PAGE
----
Endotheliopathy and Lung Injury after Trauma

Trauma-induced endothelial cell damage (“endotheliopathy”) leading to organ failure is a major cause of morbidity and mortality after injury. The endothelial glycocalyx is a layer of proteoglycans and glycosaminoglycans that serves as a key regulator of endothelial permeability and barrier function. Damage to the glycocalyx occurs in response to the proinflammatory milieu of injury, which is a key factor of trauma-induced endotheliopathy. In trauma patients, circulating levels of shed glycocalyx constituents correlate with injury severity and mortality. Preclinical studies have demonstrated that glycocalyx damage correlates with lung injury after trauma, but the mechanisms responsible for glycocalyx shedding are poorly understood. Our goal is to elucidate mediators of trauma-related endotheliopathy that regulate glycocalyx damage.

Glycocalyx-Mediated Mechanotransduction Signaling during Hemorrhage and Resuscitation

The endothelial glycocalyx functions as a mechanosensor and transducer that regulates endothelial cell behavior in response to changes in hemodynamic environment. During traumatic hemorrhage, the glycocalyx is damaged, which we believe leads to impaired mechanosignaling and a dysregulated endothelial response to subsequent changes in vascular forces caused by fluid resuscitation. Our goal is to understand the role of glycocalyx-mediated mechanosignaling in regulating endothelial barrier function during hemorrhage and resuscitation in order to develop targeted resuscitative therapies that may prevent endotheliopathy and organ damage.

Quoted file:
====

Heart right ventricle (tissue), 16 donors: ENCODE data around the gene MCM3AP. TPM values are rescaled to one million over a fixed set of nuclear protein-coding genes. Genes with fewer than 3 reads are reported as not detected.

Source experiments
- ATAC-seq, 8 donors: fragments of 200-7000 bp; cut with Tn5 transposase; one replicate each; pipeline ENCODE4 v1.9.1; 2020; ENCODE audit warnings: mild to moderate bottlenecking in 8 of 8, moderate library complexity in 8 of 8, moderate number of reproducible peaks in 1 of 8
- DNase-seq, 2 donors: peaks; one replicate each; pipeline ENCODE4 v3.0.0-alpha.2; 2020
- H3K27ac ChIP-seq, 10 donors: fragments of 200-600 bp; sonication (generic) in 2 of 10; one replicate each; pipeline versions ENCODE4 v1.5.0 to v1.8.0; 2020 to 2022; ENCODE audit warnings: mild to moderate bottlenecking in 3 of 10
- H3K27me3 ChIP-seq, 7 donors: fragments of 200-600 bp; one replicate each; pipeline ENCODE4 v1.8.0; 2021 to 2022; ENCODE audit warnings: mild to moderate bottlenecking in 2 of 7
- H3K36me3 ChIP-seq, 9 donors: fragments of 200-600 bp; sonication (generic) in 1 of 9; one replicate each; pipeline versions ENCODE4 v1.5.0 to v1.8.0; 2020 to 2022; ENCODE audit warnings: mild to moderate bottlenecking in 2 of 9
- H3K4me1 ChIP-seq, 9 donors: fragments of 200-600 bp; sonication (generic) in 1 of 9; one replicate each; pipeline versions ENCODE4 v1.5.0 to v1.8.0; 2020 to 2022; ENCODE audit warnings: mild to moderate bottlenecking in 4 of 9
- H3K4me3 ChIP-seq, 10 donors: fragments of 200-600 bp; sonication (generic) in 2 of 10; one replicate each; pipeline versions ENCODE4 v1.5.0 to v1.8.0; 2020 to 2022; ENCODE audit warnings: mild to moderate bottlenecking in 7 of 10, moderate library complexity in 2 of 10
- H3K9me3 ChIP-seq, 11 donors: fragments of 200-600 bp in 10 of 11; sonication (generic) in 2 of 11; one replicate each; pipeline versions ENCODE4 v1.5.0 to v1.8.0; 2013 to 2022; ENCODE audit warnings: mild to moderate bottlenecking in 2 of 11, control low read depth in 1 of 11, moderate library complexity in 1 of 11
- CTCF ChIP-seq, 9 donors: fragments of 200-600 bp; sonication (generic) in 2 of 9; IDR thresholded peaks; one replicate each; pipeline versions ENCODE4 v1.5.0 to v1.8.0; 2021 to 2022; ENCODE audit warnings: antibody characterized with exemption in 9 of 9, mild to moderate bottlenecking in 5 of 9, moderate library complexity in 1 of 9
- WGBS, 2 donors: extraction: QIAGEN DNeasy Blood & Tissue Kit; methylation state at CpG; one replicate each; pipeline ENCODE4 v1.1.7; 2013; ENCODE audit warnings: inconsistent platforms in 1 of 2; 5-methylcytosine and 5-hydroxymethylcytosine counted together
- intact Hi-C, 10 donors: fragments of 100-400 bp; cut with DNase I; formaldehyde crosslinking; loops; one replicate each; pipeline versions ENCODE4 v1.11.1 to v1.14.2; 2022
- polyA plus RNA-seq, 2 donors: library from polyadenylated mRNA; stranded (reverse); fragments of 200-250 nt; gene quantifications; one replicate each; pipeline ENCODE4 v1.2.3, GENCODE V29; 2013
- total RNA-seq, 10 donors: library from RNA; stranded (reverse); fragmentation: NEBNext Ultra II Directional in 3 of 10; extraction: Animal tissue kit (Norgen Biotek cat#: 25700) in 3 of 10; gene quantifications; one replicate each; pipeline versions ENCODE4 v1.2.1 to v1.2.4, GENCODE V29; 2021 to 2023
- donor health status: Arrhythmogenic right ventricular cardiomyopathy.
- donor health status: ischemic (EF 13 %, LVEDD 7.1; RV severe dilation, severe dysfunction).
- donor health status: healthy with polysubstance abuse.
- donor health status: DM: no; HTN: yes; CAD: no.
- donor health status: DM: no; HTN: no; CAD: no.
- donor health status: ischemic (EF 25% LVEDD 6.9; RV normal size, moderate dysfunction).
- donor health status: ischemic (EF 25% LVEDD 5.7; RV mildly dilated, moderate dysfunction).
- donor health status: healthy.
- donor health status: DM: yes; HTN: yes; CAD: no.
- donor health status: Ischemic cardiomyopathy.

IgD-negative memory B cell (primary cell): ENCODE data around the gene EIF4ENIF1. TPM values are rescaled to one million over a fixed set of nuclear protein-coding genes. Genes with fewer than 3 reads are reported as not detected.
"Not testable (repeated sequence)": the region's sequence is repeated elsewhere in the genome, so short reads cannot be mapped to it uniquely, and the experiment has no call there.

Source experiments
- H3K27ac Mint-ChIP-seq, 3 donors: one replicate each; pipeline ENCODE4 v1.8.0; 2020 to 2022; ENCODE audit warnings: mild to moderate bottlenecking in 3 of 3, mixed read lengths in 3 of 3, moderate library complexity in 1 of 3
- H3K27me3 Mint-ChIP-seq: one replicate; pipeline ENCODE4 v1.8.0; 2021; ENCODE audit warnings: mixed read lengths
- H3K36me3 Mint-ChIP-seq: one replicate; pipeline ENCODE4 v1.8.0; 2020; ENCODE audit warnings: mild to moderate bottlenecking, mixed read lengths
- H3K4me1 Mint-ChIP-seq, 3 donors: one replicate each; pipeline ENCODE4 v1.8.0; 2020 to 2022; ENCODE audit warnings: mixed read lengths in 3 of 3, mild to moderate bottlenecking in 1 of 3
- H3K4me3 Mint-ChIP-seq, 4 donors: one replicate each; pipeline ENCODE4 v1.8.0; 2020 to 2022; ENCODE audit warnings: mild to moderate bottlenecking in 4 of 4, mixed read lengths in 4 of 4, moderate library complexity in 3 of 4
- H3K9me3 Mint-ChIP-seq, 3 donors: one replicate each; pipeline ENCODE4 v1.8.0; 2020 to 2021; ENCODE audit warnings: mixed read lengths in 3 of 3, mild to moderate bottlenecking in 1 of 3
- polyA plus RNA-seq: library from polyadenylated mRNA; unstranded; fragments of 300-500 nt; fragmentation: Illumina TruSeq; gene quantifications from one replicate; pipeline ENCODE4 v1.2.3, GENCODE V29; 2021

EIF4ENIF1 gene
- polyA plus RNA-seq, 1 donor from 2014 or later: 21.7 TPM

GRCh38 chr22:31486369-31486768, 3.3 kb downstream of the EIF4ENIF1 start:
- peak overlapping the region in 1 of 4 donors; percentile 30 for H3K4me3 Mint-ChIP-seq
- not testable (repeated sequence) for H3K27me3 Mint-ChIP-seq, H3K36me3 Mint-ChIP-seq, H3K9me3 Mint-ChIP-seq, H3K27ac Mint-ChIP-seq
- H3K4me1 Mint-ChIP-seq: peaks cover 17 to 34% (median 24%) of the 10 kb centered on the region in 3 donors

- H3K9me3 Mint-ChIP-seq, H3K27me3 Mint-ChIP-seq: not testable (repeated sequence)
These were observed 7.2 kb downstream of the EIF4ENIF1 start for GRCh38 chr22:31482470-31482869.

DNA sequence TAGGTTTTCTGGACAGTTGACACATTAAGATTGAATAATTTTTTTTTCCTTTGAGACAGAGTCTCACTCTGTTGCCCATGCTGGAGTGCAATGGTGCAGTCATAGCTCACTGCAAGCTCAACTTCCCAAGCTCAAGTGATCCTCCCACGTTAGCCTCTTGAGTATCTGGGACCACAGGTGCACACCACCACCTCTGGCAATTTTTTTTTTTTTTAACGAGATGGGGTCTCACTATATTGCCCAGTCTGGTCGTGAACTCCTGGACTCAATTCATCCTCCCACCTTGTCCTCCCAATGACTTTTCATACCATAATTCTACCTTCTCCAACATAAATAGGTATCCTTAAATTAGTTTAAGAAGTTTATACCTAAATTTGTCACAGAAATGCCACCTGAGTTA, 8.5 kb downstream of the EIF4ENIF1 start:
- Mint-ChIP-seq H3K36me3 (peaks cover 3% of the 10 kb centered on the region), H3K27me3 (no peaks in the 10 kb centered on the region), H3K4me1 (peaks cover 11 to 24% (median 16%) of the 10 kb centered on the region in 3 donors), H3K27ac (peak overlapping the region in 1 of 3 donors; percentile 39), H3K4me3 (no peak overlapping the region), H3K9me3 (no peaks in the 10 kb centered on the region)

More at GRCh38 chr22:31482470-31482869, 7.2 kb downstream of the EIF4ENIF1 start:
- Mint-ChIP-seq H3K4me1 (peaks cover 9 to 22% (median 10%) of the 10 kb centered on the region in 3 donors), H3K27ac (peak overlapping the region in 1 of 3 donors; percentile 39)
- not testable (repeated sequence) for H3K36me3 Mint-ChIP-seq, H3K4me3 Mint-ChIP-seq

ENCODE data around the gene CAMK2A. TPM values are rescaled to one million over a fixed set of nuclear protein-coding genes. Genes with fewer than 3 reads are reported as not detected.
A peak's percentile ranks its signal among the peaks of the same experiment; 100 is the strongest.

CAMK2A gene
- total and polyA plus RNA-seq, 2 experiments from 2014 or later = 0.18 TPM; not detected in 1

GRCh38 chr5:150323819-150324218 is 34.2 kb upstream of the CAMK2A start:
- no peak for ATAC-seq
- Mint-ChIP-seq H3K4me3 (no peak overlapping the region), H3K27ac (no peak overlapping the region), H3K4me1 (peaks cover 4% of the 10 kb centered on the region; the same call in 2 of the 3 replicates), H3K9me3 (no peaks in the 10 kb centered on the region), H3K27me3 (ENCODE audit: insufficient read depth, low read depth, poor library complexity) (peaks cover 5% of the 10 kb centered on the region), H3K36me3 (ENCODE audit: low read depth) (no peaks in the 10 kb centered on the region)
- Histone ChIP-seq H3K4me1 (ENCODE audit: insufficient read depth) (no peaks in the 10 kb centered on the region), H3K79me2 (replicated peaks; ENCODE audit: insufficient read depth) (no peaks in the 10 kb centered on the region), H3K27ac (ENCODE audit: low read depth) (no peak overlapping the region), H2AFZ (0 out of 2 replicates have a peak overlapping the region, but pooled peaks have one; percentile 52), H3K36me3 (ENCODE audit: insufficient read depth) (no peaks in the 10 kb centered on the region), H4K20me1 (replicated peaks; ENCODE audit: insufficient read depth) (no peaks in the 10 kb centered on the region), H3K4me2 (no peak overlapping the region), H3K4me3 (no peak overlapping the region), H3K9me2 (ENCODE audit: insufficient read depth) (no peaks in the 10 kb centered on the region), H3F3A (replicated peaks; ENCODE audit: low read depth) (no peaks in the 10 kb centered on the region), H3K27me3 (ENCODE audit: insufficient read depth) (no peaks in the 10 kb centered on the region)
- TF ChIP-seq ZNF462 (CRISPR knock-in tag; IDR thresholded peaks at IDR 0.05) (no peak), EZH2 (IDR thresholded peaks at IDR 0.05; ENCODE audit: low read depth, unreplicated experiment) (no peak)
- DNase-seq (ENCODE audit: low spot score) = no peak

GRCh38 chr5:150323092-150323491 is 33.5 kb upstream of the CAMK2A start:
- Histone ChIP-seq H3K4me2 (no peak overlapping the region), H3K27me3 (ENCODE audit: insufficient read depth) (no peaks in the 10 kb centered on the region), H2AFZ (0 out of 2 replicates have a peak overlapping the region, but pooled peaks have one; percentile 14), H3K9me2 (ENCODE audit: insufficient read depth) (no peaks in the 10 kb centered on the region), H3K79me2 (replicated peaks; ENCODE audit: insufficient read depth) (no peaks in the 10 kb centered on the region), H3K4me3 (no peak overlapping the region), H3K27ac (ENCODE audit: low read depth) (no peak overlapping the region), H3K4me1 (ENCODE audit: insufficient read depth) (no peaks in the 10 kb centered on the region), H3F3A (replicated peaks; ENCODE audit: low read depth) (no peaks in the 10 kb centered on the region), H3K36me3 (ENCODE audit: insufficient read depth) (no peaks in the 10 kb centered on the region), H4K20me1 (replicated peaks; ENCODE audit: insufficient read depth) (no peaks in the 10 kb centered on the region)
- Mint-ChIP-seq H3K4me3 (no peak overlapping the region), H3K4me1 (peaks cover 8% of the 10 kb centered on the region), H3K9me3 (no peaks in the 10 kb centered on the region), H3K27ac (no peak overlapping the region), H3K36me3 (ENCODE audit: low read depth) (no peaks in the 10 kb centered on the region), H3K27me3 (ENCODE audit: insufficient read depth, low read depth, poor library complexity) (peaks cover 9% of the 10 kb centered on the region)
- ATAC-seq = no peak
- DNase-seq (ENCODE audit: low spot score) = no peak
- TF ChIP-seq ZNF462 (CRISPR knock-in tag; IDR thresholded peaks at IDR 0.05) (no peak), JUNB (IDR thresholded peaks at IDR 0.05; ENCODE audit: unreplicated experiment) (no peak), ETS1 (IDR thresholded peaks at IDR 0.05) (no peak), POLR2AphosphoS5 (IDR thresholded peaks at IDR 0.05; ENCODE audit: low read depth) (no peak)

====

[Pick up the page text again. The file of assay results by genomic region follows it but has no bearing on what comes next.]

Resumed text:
Lung Injury and Massive Transfusion with Stored Blood Products

Early management of hemorrhagic patients with red blood cell (RBC) transfusions is life-saving, although many preclinical and clinical studies indicate that massive transfusion for treatment of traumatic hemorrhagic shock increases the risk of secondary end-organ injury and infection. In particular, acute lung injury (ALI) leading to the acute respiratory distress syndrome (ARDS) is a common morbidity following severe trauma, and risk of ALI/ARDS after traumatic injury is estimated to increase by 6% with each unit of transfused blood. Our goal is to understand the causal relationship between traumatic hemorrhage, transfusion products and ALI in order to aid in the development of novel therapies to improve trauma outcomes.